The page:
Then Doug played his high definition, high frame rate stereoscopic recording of Arlo in his studio playing Freight Train – a classic American folk song, circa 1910, that The Quarrymen used to also play, before they changed their name to The Beatles. Arlo’s father was Woodie Guthrie, a great folk music legend in America. It was slightly unnerving to see every wrinkle and pore of his face, and every hair of his scraggly beard, with such crystal clarity – but the audio fidelity and the intimacy of the experience was phenomenal.

This is fun, I’m like a kid in a visual candy store! Is this a Dolby system?

The audio system will get even better in the future. We work with Dolby now, but I think we can do better than Dolby. Let me show you one last thing. We got all this footage online, for free.

Then Doug played an immersive montage of Outer Space footage edited to David Bowie’s Space Oddity which was of course a reference to Doug’s 2001: A Space Odyssey

Wow, well that’s another reason to talk to Elon Musk, to take your cameras “up there.”

I want to do that, and Jeff Bezos too. They’re vying to see who’s going to be first to get up there, and so is Richard Branson. Well, that’s it. 

That was a visual feast! I feel very honored and privileged.

Well, I’m really glad you could come, and I’d love to hear your wisdom on what’s next in the world of CGI.

At that point, we left the Magi Pod, walked up to a comfortable office area, and plopped down on couches to chat further. I asked if there’s progress on the film he wants to make.

Not yet, but we’re doing little tests that are looking good. You remember in Blade Runner there’s the Hades landscape, it’s all forced-perspective miniatures. Well, we’re building a little test of a forced-perspective Solar Sail for the movie I’m working on. We’re going to photograph this as seen from inside a spaceship that’s rotating. [He gestured toward the young bearded assistant’s mylar triangles glued to a posterboard.] The sail is about a mile wide. Part of the movie involves using the Sun, solar wind, to power the ship. Actually, more like a solar hurricane!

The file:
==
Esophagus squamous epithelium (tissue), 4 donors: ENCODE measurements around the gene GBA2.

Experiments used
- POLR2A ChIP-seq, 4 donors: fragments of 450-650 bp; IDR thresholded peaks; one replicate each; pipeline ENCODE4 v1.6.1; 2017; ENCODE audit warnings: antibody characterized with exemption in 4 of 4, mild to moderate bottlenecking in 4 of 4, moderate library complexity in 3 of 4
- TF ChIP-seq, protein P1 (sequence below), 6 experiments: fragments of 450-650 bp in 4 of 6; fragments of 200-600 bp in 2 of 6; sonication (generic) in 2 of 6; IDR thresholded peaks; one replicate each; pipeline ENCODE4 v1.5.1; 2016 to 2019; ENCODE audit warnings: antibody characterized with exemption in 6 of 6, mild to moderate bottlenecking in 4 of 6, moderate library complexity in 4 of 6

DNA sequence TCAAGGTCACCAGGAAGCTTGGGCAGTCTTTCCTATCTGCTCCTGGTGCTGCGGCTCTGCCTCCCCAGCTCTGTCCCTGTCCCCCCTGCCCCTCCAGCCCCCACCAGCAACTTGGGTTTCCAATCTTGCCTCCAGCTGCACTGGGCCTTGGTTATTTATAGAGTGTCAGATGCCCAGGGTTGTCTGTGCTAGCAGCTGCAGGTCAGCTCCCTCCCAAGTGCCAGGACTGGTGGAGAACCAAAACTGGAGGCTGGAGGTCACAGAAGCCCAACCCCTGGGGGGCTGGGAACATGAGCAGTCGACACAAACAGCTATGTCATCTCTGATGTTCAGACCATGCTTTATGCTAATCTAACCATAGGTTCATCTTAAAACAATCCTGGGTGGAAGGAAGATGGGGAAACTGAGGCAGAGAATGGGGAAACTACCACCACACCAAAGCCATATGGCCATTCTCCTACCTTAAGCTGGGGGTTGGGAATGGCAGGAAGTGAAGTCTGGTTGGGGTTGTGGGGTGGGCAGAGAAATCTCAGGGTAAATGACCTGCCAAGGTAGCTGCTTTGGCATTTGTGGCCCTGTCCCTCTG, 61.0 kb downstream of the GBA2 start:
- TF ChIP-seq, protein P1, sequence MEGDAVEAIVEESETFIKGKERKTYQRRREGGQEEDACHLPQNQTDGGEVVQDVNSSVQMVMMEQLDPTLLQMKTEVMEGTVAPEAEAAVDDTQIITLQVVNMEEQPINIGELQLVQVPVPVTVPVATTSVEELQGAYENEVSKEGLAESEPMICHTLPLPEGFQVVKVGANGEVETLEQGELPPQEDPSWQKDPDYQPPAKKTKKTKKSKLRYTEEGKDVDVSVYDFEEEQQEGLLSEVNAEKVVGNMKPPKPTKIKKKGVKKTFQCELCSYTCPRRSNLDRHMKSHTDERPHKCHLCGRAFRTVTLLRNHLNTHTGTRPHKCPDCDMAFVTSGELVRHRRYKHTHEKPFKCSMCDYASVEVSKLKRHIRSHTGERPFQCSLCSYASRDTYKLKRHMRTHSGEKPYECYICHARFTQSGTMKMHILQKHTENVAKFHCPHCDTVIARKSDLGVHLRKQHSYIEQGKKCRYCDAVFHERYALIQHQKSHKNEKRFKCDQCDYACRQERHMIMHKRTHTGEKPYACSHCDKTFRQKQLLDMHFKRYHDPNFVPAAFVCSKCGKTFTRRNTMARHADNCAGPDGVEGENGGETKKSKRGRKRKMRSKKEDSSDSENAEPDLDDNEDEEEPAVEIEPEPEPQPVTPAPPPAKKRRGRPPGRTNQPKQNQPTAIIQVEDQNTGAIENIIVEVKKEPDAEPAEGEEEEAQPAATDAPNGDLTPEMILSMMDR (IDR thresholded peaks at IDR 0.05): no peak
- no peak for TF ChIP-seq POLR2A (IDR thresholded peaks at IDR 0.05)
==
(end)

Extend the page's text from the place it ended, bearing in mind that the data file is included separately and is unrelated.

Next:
Then Doug turned back to the technology portrayed in UFOTOG.

We decided that, given all the advances now in VR, we designed this little module about the size of a dinner plate, with maybe 10 cameras on it, facing outward and all stitched together, covering all of the visible sky, horizon to horizon. We would have multiples of these, interconnected, all communicating with each other, and they would be able to triangulate on anything that’s in the sky. They’re all dumping data to some central CPU in real-time. Intelligent software could say ‘if it’s a bird or a plane, ignore it. If it’s got a transponder on it, ignore it. If it’s a satellite or a natural phenomenon, ignore it. But anything else, grab it and record it.’ It would be totally automated. You’d have to build hundreds of these modules and be ready to sacrifice them if they get destroyed in the desert. But if you could do it inexpensively, in volume, you’d have a massive data-gathering system. They’re doing that right now for asteroids, and near-earth objects. But I just kind of set that aside, I can’t live long enough to hunt for aliens.

I have my own art-form, what we’re doing downstairs, which is about miniatures and what I call organic effects, which are crucial to get what 2001 was 50 years ago. I’m not against CGI, and we use digital compositing all the time. We use Fusion software, Nuke is the same thing. But there’s another thing that just happened to me, because I pursue the weird shit. Did you know Evans and Sutherland in Utah, after their CGI work, they became a planetarium company?